2014, by all accounts, looked like it was the year that Angelica Nwandu’s adult life was in a downward spiral. Most of her friends were in graduate school—a path Angelica attempted to take but quickly diverted from after flunking the LSAT and GMAT exams because she couldn’t afford test-prep classes.
“My life looked like it was going downhill,” Angie tells EBONY. The Los Angeles native had just walked away from steady work at an accounting firm after her manager gave her an ultimatum. “He said you can focus on what’s going on here or you can quit,” she recalls. “I chose my dreams.”
The dream that she speaks of was screenwriting, a passion she had set her sights on since childhood. She wrote had written a script that earned her a spot at a Sundance screenwriter’s lab and a $5,000 grant. However, the lump sum was quickly devoured by living expenses, leaving Nwandu searching for her next move as it was unlikely that her screenwriting ambitions would yield income anytime soon.
Recognizing the internet as a viable source of income, Nwandu attempted to launch an online boutique, JuJu’s Closet, but was not met with success. “I’m not one of those fashion girls,” says Nwandu before humorously confessing that her lack of expertise in the area caused her to select “ugly” garments.
What she was skilled at, however, was keeping her friends abreast of all of the celebrity news that they were unable to keep pace with themselves because they were deep in the throes of graduate school angst. Encouraged by a friend who recognized her knack for delivering celebrity gossip, Nwandu decided to give the media industry a shot.
The Shade Room
Influenced by celebrity news heavy-hitters like Bossip and The YBF, Angie initially sought to launch a traditional website. Her plan, however, was somewhat dampened by the fact that she knew nothing about website design. Encouraged by a YouTube video that she came across that told its audience to bypass excuses and pursue their dreams today, she forged ahead and adjusted her plan accordingly to fit her needs and skill set. She pivoted by setting her sights to social media instead. Nwandu secured The Shade Room (TSR) handles on various social platforms and began churning out jaw-dropping, celebrity-driven headlines. “The rest was history,” she says of her decision to microblog on Instagram to build an audience while she sorted out the ins and outs for web design. “The day that I started, I got 300 followers.”
The timing of it all was damn near perfect. TSR emerged during a transitional window in which mainstream media outlets were still trying to ascertain their relationship to social platforms. “It was disrupting an industry,” Angie says while also admitting that her decision to blog on Instagram was sheerly due to her “lack of skills.” However, bringing “media and news stories to social media” was a perfect recipe. Within a few days, The Shade Room’s Instagram account accrued 3,500 followers. After a week and a half, 10,000 followers. Then came an assist from former Basketball Wives star Tami Roman, who featured the account in her Instagram stories. After eight months, The Shade Room began to generate revenue and the budding entrepreneur witnessed her brainchild evolve into a full-fledged business.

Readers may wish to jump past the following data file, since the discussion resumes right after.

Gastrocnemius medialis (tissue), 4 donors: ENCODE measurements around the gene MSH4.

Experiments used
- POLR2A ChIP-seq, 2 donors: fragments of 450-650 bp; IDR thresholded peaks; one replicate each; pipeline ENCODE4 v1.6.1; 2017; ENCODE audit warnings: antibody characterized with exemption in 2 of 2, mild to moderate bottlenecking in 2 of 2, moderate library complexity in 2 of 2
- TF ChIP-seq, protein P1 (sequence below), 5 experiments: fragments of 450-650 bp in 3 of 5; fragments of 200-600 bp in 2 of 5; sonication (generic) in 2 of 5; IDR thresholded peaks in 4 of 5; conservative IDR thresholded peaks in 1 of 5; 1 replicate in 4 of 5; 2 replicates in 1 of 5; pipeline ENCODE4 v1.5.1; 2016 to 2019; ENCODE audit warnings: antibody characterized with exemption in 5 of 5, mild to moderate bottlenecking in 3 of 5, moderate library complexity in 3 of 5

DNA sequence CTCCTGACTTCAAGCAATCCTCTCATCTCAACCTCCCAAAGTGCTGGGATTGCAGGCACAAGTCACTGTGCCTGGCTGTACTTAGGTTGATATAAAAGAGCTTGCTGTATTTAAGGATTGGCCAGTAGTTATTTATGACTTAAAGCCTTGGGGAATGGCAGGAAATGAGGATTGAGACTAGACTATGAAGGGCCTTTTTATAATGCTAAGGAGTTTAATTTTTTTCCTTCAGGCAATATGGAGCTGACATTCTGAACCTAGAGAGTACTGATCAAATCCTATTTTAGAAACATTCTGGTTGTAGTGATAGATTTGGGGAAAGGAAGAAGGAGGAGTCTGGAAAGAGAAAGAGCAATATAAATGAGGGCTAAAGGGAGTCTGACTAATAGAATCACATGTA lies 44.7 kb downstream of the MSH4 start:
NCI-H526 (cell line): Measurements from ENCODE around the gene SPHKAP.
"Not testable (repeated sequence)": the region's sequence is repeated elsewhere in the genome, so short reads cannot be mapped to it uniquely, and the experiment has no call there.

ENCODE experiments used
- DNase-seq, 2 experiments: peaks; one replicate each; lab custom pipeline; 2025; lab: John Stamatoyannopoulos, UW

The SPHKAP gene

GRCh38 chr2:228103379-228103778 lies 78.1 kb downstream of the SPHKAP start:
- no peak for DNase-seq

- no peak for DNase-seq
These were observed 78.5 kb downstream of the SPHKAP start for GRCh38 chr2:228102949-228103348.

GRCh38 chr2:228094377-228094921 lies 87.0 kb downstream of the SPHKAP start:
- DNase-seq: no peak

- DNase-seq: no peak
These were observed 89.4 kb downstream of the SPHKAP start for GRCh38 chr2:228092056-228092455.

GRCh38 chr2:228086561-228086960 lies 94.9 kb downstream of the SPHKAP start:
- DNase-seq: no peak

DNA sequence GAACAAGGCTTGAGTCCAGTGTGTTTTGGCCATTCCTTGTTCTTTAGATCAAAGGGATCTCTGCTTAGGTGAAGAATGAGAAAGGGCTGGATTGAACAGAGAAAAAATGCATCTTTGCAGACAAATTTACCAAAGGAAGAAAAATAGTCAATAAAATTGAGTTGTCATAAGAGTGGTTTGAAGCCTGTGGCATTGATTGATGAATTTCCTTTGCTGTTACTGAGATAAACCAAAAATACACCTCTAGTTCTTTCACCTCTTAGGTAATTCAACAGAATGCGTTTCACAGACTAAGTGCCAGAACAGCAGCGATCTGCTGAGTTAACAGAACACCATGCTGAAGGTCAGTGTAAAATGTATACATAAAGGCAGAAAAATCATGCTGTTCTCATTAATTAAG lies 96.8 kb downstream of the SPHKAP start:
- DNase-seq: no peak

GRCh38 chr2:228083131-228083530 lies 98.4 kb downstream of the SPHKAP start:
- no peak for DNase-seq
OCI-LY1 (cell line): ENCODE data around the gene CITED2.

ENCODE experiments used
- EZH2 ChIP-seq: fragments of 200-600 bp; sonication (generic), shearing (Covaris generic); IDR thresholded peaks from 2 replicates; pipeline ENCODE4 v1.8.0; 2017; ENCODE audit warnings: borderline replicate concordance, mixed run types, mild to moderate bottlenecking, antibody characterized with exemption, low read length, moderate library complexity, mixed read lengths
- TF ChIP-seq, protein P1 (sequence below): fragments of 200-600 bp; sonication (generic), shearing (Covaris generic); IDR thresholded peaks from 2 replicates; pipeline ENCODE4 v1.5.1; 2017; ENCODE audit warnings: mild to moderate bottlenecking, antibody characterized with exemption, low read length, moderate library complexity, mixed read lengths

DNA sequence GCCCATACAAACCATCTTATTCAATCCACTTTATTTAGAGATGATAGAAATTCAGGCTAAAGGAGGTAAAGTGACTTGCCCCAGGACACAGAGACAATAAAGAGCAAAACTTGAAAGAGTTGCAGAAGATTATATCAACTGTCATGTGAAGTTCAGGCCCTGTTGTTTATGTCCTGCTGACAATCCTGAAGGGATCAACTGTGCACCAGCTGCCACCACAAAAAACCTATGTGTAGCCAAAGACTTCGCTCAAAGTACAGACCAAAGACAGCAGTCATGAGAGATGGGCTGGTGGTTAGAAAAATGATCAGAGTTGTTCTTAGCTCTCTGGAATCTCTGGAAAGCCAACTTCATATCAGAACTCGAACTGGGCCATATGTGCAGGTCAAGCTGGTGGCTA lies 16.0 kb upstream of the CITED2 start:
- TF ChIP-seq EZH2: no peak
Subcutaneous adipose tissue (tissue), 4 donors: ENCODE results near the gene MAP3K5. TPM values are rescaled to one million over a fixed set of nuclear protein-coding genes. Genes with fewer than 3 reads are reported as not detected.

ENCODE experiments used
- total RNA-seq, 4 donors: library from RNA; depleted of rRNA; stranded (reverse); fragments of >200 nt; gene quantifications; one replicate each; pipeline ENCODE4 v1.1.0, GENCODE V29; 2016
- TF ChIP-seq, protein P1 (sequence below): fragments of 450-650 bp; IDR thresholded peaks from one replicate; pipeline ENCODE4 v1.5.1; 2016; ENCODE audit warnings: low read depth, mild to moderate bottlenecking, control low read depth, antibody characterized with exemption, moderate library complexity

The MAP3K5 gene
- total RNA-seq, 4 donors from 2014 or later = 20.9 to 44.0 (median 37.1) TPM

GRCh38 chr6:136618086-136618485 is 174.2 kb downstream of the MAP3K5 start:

One Step Back, Two Steps Forward
By 2016, The Shade Room had amassed over 500,000 followers but the account had also been deleted from Instagram at least twice. “Imagine working up to 500,000 followers and then getting deleted from Instagram,” says Nwandu. The first removal from the photo-sharing platform was highly publicized with major outlets reporting on it. Worse, many seemed to almost revel in the microblogging social publication’s demise while gleefully reposting the articles. “There was nothing more defeating,” she reflects. After a period of depression, Angie decided to follow the advice of her sister to use the negative publicity as a launchpad to start over.
“They were doing stories as if it were a cautionary tale about why you shouldn’t start a business on Instagram,” Angie animatedly recalls “Everbody was talking their mess, which was very embarrassing for me. But because they were talking, more people knew about The Shade Room.” In no time, Nwandu was able to recover lost followers while also gaining new ones. “We ended up growing faster than we did the first time because everybody was talking about it,” she says. “They’re trying to tell a cautionary tale [about why it’s a bad idea to build a business on Instagram] and they didn’t realize they were helping me build this thing back up. These [outlets] were informing their audiences about The Shade Room, when their audience didn’t even know about us. It was free publicity!”